Comparing energy efficiency between microwaves can also be a little tricky. Unlike many other household appliances, microwaves are not required to carry an energy label.

However, one tip is to either avoid getting a microwave with a digital clock or, if it does have one, make sure you turn it off in-between uses – unless, of course, you are using it as your clock! Reports on this vary, but some have suggested that if a microwave with a clock is plugged in at all times, overall more energy will go towards powering the clock than heating food. The EU should extend labelling laws to cover all products that consume energy in use.

 

 

Combination Microwave ovens

A combination microwave-oven may be an option if you have limited space and are looking to replace your oven. These are single units which contain both conventional and microwave heating mechanisms. This means that you can still get the energy-saving benefits of cooking with a microwave, without the extra impacts of manufacturing, transporting and disposing of a whole extra appliance.

 


 

 

Disposal


When it comes to microwaves, how you dispose of an old one can be just as important as how you choose your new one or use your current one.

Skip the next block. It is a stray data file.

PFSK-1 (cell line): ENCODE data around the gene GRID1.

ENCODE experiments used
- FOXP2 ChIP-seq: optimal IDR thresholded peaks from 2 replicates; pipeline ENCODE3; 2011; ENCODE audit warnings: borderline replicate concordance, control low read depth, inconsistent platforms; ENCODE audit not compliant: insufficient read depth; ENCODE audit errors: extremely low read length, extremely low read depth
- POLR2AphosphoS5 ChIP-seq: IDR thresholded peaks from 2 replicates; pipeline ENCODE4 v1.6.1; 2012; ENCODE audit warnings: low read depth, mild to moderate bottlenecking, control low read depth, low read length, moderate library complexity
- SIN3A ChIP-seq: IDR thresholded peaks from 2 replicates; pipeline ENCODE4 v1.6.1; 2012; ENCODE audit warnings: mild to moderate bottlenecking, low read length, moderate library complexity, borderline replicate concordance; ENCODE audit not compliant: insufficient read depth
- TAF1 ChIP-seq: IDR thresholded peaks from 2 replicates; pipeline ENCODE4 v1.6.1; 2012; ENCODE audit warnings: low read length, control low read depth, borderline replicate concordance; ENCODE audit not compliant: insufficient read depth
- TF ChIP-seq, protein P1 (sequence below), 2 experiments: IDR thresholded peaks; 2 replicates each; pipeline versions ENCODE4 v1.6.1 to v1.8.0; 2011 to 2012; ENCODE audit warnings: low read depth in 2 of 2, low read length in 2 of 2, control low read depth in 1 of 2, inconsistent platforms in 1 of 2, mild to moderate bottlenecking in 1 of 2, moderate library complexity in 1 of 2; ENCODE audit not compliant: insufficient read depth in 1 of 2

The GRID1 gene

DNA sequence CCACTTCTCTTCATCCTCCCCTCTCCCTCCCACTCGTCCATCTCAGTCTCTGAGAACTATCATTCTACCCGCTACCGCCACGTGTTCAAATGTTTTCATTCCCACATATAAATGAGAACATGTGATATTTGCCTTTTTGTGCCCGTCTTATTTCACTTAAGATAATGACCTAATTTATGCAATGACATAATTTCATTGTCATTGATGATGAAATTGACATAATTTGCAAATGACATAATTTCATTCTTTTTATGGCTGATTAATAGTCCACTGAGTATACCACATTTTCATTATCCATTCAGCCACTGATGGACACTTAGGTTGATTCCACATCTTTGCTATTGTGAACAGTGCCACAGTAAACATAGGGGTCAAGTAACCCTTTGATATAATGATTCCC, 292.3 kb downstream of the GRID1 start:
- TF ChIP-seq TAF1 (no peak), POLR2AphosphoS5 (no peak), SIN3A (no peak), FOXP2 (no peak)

According to Waste Connect, electrical and electronic waste is one of the fasted growing waste streams in the UK. A recent study suggested that, in 2005, 184,000 tonnes of electrical and electronic (EE) waste was produced by discarded microwaves and predicted this to rise to 195,000 tonnes by 2025. Electrical waste can cause harmful toxins to leak into the environment.

You can prevent your microwave ending up in the landfill by using the Recycle Now website to find your nearest recycling centre that will accept your microwave. 

If you are purchasing a new microwave then the EU ‘WEEE’ directive states that the company you are buying from must provide a ‘take-back’ service for your old microwave where it is the company’s responsibility to dispose of it correctly (this also applies to other household appliances and electrical items). If your microwave is still in working order than you can also sell it or donate it.

 

 

Health and safety
 

There is a lot of opposing information out there relating to the effect of microwaves and microwaved food on our health. Product recalls tend to have been around faulty components causing a fire hazard or risk of electric shocks, not dissimilar to the dangers of other household appliances.

 

Nutrients and carcinogens:

Some studies have found that microwaving starchy foods causes acrylamide, a carcinogenic chemical, to form in the food. However, this is also true of baking and frying starchy foods. Studies offer opposing results about whether microwaves are a more dangerous or safer option than frying.  Boiling is considered the safest method of cooking starchy foods to avoid high levels of acrylamide formation.